With the release of version 7.1 of Red Hat Process Automation Manager (RHPAM), the platform now supports the deployment of the process automation manager runtime as a "capability" within Spring Boot applications. As Maciej Swiderski, the project lead for jBPM.org (the upstream community project for RHPAM) explained earlier this year, the KIE (Knowledge Is Everything) platform on which RHPAM is built provides Spring Boot Starters to quickly build a business application or microservice with process and case execution capabilities using a minimal amount of code.
Spring Boot Starters comprise a set of dependency descriptors that can be added to your application to easily set up the right dependencies for your project. RHPAM now provides support for the following five starters. This gives you the flexibility to choose exactly the process automation functionality you need in your Spring Boot application:
jbpm-spring-boot-starter-basic: Adds jBPM capabilities to your application. It provides the jBPM/RHPAM-embedded runtime and services to run the process execution engine within your application.
kie-server-spring-boot-starter: Adds KIE Server capabilities to your application. This allows you to run the KIE Server services and RESTful APIs within your application. This starter provides all the business automation features that Process Automation Manager has to offer. This includes process and case execution (jBPM), (business) rules and DMN (Decision Model & Notation) execution (Drools), and business resource optimization (OptaPlanner).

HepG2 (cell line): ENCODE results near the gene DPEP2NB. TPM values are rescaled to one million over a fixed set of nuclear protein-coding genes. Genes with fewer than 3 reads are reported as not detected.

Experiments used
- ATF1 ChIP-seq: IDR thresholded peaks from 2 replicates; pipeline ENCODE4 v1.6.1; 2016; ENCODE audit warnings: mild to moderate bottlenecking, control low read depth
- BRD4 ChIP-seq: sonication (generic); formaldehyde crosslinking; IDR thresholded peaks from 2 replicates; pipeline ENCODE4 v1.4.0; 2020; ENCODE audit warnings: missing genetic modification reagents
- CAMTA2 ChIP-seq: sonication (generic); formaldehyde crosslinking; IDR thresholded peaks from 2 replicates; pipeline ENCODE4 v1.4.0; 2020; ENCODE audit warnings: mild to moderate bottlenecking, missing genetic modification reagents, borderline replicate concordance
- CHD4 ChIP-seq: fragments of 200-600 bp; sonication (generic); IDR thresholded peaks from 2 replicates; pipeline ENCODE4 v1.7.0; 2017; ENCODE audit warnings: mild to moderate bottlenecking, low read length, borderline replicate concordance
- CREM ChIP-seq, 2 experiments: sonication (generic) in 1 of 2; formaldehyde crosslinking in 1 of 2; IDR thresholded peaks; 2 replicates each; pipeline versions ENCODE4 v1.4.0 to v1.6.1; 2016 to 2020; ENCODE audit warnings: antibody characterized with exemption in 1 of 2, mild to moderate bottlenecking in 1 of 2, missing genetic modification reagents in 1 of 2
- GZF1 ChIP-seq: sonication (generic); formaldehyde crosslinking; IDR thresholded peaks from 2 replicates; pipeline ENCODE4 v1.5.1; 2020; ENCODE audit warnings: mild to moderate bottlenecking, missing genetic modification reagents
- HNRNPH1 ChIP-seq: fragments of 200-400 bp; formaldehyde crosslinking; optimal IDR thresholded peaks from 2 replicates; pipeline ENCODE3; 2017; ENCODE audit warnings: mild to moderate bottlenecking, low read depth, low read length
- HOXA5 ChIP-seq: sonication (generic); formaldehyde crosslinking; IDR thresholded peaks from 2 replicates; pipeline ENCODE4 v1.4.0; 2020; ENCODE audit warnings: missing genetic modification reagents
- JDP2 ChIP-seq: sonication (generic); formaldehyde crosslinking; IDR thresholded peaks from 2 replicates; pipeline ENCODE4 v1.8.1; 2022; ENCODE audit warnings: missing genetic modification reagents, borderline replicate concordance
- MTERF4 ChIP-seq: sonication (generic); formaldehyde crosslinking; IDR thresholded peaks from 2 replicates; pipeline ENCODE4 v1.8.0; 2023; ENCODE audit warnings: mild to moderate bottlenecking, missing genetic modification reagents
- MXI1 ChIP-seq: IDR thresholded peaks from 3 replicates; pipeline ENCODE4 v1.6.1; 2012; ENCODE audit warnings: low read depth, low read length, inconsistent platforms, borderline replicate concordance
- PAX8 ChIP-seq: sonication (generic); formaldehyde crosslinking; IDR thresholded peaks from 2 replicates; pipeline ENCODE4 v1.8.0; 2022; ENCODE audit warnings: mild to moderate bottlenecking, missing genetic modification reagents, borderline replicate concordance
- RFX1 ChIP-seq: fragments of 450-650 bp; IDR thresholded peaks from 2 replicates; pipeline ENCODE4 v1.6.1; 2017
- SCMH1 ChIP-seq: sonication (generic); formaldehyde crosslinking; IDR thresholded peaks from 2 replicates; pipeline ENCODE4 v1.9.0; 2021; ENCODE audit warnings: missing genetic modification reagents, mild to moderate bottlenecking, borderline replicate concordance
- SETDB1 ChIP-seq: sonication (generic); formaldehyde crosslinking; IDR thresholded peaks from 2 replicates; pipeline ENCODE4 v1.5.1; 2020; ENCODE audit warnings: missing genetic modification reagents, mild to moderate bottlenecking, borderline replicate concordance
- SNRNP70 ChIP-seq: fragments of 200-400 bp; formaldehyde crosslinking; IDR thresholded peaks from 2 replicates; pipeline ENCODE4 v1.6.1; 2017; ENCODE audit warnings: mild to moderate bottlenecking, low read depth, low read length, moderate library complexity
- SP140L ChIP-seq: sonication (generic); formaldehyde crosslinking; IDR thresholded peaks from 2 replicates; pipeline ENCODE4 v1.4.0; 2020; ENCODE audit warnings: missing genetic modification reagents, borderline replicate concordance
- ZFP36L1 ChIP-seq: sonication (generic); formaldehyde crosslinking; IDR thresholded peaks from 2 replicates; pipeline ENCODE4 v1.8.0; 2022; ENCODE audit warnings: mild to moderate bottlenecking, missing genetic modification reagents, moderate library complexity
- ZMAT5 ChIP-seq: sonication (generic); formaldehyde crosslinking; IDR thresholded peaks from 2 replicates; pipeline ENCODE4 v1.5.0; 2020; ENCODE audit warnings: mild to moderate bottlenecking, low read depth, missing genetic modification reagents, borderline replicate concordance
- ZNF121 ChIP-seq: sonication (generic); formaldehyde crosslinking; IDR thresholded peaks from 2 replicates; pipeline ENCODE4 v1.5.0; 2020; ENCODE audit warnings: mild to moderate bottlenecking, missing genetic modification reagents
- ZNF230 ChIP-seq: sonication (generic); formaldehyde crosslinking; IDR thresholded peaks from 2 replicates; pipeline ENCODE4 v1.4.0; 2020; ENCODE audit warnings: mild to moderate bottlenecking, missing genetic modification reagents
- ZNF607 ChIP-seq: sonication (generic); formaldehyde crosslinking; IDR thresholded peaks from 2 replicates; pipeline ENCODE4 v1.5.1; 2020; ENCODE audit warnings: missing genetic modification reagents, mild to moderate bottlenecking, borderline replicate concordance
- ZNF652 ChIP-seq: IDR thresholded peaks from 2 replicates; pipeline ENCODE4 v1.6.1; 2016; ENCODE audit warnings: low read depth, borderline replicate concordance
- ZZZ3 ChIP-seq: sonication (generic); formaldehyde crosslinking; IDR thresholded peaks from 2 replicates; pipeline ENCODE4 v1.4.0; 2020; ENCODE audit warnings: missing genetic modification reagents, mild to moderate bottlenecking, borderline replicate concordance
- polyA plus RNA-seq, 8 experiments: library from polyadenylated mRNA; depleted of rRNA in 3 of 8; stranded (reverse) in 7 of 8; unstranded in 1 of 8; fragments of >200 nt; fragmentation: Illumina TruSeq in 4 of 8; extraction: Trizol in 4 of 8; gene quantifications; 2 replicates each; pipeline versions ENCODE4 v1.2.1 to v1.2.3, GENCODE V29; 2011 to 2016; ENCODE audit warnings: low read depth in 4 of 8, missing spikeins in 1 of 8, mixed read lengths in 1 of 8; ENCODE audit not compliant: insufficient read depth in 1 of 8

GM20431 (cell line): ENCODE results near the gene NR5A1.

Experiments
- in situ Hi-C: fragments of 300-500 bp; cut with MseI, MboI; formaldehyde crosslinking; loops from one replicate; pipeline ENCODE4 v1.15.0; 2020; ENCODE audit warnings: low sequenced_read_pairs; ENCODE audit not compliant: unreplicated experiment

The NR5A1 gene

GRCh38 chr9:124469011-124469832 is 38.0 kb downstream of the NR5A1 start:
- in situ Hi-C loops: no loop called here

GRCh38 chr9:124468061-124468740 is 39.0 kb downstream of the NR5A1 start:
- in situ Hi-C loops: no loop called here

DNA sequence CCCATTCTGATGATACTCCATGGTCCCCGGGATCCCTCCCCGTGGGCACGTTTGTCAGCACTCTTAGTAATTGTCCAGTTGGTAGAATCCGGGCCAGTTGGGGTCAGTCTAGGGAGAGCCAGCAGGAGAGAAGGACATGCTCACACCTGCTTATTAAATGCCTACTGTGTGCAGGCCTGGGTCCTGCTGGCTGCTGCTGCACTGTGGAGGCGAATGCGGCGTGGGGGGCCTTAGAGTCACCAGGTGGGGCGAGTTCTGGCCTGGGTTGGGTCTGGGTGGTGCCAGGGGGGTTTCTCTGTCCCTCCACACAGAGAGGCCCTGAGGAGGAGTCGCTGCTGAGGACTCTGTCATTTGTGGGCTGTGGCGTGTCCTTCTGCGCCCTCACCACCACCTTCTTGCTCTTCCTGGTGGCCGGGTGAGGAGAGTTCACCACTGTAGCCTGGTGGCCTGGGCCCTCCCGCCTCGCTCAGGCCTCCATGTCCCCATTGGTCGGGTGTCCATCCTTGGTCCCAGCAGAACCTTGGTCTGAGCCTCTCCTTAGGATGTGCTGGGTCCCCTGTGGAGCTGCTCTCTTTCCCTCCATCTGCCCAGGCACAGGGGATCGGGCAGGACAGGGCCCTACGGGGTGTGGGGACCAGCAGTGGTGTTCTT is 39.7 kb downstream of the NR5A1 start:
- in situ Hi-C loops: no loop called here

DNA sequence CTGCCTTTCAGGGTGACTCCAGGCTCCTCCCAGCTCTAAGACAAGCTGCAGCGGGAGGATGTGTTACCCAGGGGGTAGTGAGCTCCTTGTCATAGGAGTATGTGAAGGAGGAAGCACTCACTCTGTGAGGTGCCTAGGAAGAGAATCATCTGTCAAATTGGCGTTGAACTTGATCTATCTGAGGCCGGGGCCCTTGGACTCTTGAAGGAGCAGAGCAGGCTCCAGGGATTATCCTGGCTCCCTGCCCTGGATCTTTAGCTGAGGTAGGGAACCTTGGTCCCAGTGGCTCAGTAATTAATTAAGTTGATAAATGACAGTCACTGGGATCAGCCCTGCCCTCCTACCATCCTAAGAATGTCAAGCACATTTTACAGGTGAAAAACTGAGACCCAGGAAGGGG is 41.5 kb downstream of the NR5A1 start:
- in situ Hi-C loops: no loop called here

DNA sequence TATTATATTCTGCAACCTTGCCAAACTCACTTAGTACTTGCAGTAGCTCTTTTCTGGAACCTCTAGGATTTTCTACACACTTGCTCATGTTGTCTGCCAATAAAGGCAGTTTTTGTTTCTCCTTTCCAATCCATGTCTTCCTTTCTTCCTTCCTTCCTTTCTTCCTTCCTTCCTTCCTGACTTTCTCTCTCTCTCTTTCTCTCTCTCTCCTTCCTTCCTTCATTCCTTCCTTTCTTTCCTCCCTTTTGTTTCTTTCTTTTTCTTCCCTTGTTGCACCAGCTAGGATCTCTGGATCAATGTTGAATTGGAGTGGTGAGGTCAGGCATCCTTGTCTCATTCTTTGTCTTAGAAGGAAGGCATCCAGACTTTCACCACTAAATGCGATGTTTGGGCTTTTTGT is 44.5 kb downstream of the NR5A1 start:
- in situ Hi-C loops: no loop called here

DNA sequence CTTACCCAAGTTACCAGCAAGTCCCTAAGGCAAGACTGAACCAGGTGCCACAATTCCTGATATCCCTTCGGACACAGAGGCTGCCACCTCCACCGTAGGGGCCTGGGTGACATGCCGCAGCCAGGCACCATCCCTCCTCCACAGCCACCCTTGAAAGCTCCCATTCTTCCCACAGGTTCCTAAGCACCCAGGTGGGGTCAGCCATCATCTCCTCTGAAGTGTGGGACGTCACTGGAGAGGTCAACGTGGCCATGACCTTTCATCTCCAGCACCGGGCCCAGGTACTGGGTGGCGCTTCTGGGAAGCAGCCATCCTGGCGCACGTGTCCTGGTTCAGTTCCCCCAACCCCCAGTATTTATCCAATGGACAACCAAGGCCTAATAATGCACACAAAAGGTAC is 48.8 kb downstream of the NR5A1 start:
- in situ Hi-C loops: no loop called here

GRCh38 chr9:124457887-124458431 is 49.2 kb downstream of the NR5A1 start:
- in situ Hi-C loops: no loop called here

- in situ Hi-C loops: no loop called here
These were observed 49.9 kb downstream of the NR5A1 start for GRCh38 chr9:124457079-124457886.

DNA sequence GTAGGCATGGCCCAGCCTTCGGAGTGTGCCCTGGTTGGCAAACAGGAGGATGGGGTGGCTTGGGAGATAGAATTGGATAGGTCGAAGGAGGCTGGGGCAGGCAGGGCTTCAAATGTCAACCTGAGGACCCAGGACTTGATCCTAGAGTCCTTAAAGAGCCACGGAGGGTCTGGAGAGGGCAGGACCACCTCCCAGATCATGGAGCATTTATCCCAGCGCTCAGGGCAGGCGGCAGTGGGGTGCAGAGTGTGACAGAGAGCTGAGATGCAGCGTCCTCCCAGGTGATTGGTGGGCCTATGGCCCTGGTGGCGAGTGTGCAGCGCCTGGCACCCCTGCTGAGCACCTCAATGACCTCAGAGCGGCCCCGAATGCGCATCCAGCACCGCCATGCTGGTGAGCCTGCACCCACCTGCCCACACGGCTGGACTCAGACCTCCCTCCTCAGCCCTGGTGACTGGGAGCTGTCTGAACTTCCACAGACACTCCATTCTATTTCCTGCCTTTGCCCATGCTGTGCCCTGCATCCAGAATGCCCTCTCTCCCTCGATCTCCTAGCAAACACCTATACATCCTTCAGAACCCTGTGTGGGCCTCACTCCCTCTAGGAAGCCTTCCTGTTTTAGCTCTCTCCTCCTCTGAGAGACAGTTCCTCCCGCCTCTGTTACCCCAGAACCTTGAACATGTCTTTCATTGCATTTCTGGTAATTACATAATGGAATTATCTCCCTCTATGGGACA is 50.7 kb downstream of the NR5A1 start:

kie-server-spring-boot-starter-drools: Same as
kie-server-spring-boot-starter, but has only rules and DMN execution (Drools) capabilities.
kie-server-spring-boot-starter-jbpm: Same as
kie-server-spring-boot-starter, but has only rules and process and case execution (jBPM) capabilities.
kie-server-spring-boot-starter-optaplanner: Same as the
kie-server-spring-boot-starter, but has only business resource optimization (OptaPlanner) capabilities.
Cloud-native process automation capabilities
The KIE Spring Boot Starters enable new and interesting ways to deploy business automation capabilities in IT architectures. In the cloud and container world of today, business process execution is starting to shift from the traditional, centralized deployments of process execution engines (from the SOA era) to a more agile, de-centralized deployment of smaller process definitions. These smaller process deployments fit extremely well in a microservices architecture. In these architectures, they can either orchestrate microservices, be part of a microservices choreography, or be a mix of both.